6 Reasons To Choose A Fixed Bridge On An Electric Guitar

Fixed bridges are some of the most popular types of bridges of all time, and for many, they are preferred over having a tremolo system. There are several benefits to having a fixed bridge, such as a hardtail, on your guitar, and this article will share some of the biggest reasons why you should consider having one on your guitar.

1. Changing Strings On Them Is Painless

It takes nearly no effort to change the strings on a guitar with a fixed bridge, whereas it can be tedious to do so on locking tremolos, like the Floyd Rose or Ibanez Edges.

On those types of guitar bridges, you’ll often have to take out an Allen wrench and loosen up the locking nut and the clamps that hold the strings in place, and depending on the model, snip the ball-end beads off the string to get it to fit inside there.

Once you get the strings in, you’ll have to tighten everything back up and use both the tuning pegs and the fine tuners to get your guitar in tune.

If this sounds like a hassle to you, you’re not alone.

To contrast with this, you’ll simply slip the strings through fixed bridges like a hardtail or a Tune-O-Matic. Afterward, just tighten them up at the tuning pegs, stretch your strings out, tune the guitar, you’re good to go.



Overall, it’s less time-consuming, and if you’d rather play more than spend extra time changing strings, a guitar with a fixed bridge like a hardtail or a Tune-o-Matic bridge is the way to go. 

Synchronized tremolos like the ones you see on many Fender Strats also don’t really have the issues mentioned above either, so if time is a concern, these can still be a viable option, and I haven’t heard of beginners having as many problems with these compared to Floyd Roses.

The ability to change your strings quickly is beneficial if you’re playing a gig and you only have one guitar. If a string snaps, it’ll be much easier to restring a fixed bridge and get on with the show.

In fact, if you snap a string with a Floyd Rose, more often than not, all of your strings will go out of tune, which brings us to the next section.



2. They Tend To Have Great Tuning Stability

In my personal experience, fixed bridges are able to stay in tune more reliably than floating tremolos overall. However, the quality of them can be an important factor here, so it can largely depend on what’s being used when comparing a fixed bridge vs. Floyd Rose.

Sure, a cheap bridge is a cheap bridge, and a junky fixed bridge that has bad saddles can create tuning issues, but in general, I’ve found them more reliable, especially when you compare them with lower quality tremolos, like some of the licensed Floyd Rose models or the synchronized tremolos seen on many beginner Stratocasters

Cheap tremolo systems like these cannot handle that much use without going out of tune, unfortunately, which is why many people prefer having a hardtail guitar, and many brands realize that.



A frequent complaint I heard was that if they couldn’t use the whammy bar and do dive-bombs and stuff without losing pitch, it simply wasn’t worth the inconvenience of having to tune it back up every time. I’ve personally experienced this as well with low-quality Floyd and Edge bridges.

Don’t get me wrong, floating bridges can certainly stay in tune, though, if they’re properly set up with a high-quality one, like an Original or Schaller Floyd Rose, but you won’t find those on any budget or even intermediate-level guitars unless you buy a replacement one and get it installed.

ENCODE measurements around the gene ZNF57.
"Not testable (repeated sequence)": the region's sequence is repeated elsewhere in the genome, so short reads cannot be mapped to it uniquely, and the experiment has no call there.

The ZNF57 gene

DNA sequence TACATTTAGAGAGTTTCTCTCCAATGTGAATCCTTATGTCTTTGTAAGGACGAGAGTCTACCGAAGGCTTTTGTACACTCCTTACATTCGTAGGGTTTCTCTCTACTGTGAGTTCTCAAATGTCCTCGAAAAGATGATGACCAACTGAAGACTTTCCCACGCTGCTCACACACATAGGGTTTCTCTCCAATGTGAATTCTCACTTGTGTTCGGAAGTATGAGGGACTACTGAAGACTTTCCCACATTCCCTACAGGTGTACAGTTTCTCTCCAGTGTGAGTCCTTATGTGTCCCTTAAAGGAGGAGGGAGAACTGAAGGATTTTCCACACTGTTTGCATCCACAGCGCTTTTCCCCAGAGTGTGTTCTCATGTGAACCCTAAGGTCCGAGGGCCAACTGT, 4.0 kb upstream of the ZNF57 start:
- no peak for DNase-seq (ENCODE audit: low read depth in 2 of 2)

While it can be fun to play with tremolo arms from time to time, if you’re looking for a new guitar that’s on the cheaper side, you’ll probably get in more consistent enjoyment with a fixed bridge that will hold its tune better, especially if you have locking tuners.

Otherwise, if whammy bar tricks are an important part of your sound, I recommend that you save up a bit more and get a guitar that has a floating tremolo system that’s well-made so that you can get the most out of it.



3. It’s Easier To Switch Tunings

If you’re a guitarist who wants to play in different tunings, it can be complicated to switch between them on guitars with floating tremolo systems installed on them if you don’t know what you’re doing exactly.

This is because a specific amount of tension is placed on the strings and the springs holding the bridge in place, and improperly adjusting it can cause the entire bridge to move out of position. 

For example, dropping your tuning can cause your bridge to sink due to less tension being placed if you don’t have something holding the bridge up while you’re making adjustments.

You’ll also probably run into intonation problems, meaning the accuracy of the pitches that are produced on your fretboard.



If you don’t know how to do guitar setups yourself, these problems can be frustrating and make playing unenjoyable.

However, if you have a fixed bridge, most of these issues are rectified, and it’s significantly easier to switch between tunings at will.

This doesn’t mean that there aren’t any adjustments that should be made, though. Depending on how significant the tuning change is and how frequently you’ll be switching, you’ll probably need to make some small truss rod and saddle adjustments because of the changes in string tension.

You can also check the guitar’s intonation by hitting the natural harmonics of the 12th fret on every string and seeing if the pitch is correct with your guitar tuner.

If you’re only making small jumps with your tuning, like going from E standard to half-step down or drop D, you more than likely won’t have anything to worry about with a fixed bridge, but it’s still good to check on these things.

The bridge certainly won’t move out of place, though, that’s for sure.



4. Guitar Setups & Repairs Will Typically Be Cheaper

Speaking of guitar setups and maintenance, even though fixed bridges are easier to deal with, it’s still a good idea to take your guitar to a professional to get your guitar performing optimally.

This is especially true if you plan on buying a new guitar with a hardtail or some other fixed bridge on it.